In August 2012, the Irish High Court ruled that as Mohammad Younis was in an irregular migration situation, he could not benefit from protections under employment law (see also Dr Darius Whelan‘s excellent analysis of the High Court decision here). Today (25 June 2015), the Supreme Court set aside the decision of the High Court. The decision was set aside, not on any explicit repudiation of the High Court’s analysis of employment law, employment contracts and irregular migrant workers, but on the basis of strict adherence to the role of a court in judicial review proceedings. Rather than focus on the human rights arguments pleaded before it, the Supreme Court simply considered the jurisdiction of the High Court to make its August 2012 decision. The Rights Commissioner made two monetary awards to to Mr. Younis in March 2011.
For breaches by Mr Hussein (Mr Younis’ employer) of the Organisation of Working Time Act 1997, the Rights Commissioner awarded the sum of €5,000 to Mr. Younis. For breaches of minimum wage legislation over a number of years, Mr. Younis was awarded €86,134.42. As Mr Hussein did not appeal this decision, but did not pay Mr. Younis compensation. the Labour Court issued two determinations that these sums be paid in September 2011.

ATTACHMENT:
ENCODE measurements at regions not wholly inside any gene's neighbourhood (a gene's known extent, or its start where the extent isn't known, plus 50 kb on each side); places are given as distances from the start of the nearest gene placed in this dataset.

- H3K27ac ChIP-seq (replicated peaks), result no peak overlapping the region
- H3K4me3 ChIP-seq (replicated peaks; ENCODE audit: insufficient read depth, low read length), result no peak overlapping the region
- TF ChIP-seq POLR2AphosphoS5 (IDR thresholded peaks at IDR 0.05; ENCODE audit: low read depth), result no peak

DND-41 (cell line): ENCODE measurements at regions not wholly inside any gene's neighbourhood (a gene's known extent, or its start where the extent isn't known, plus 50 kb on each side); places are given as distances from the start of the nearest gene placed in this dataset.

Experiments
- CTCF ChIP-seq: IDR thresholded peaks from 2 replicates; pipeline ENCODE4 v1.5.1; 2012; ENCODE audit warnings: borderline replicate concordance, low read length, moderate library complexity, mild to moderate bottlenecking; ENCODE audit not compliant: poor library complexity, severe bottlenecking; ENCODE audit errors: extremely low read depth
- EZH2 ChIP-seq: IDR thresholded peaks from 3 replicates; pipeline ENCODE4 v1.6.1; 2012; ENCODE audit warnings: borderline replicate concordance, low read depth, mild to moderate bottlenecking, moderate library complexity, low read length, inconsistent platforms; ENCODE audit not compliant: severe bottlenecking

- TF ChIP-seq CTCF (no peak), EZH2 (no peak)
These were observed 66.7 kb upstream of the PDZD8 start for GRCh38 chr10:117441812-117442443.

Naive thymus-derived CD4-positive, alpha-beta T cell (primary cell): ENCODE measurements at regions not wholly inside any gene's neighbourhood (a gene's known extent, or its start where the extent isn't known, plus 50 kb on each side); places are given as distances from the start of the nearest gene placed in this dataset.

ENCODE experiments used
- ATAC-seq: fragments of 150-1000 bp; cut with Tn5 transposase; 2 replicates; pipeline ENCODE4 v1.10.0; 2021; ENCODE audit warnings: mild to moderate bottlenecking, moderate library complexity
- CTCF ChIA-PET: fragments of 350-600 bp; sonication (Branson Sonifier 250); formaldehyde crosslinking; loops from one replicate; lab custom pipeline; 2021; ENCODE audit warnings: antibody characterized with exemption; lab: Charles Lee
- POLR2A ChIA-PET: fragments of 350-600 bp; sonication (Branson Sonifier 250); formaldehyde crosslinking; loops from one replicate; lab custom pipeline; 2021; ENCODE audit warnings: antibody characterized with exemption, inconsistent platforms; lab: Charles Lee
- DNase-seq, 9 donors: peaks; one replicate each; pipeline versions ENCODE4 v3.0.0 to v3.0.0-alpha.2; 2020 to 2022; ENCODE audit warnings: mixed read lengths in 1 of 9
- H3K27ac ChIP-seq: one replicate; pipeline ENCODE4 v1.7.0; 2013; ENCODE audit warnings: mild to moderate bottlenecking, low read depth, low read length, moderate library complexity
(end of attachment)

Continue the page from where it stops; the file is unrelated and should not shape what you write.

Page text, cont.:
In setting aside the decision of the High Court, Murray J. in the Supreme Court noted: Continue reading “Mohammed Younis Succeeds in the Supreme Court”
Today, the High Court of Northern Ireland in Belfast issued a decision that could have a knock on impact on the Republic of Ireland’s asylum system. The judgement, In the Matter of an Application for Judicial Review by ALJ and A, B and C  NIQB 88 (14 August 2013), is substantial. The core focus in this post are comments made by the judge in the case, Mr Justice Stephens, on the Irish asylum and direct provision systems. The full facts of the case can be found from paragraphs  to  of the judgment. Throughout the judgement, Mr Justice Stephens outlines in detail his significant discomfort with the asylum status determination system and the system of direct provision in the Republic of Ireland.
The applicants had made a claim for refugee status in the Republic of Ireland in 2010 on the basis that the applicants would face persecution as non-Sudanese Darfuris. This application was rejected by ROI in 2011. The applicants subsequently made an application for subsidiary protection in April 2011. However, in July 2011, the applicants entered Northern Ireland and applied for asylum. Under EU Law, the Dublin II Regulation, the UK authorities sought to return the applicants to the Republic of Ireland. The applicants challenged the decision of the UK Border Agency to return them to Ireland and argued that discretion should be exercised not to return them to the Republic of Ireland, under Article 3(2) of the Dublin II Regulation. The applicants contended that return to the Republic of Ireland’s refugee and protection status determination system, with its minuscule recognition rates and the system of direct provision, would violate their rights under Article 4 & Article 7 of the European Charter of Fundamental Rights (EUCFR). Article 4 EUCFR protects against torture, inhuman and degrading treatment. Article 7 EUCFR protects the right to private and family life.
Refugee & Protection status determination process
Although not “systematically deficient”, Stephens J. stated Continue reading “Ireland's Asylum & Direct Provision System under the Spotlight in Northern Ireland High Court”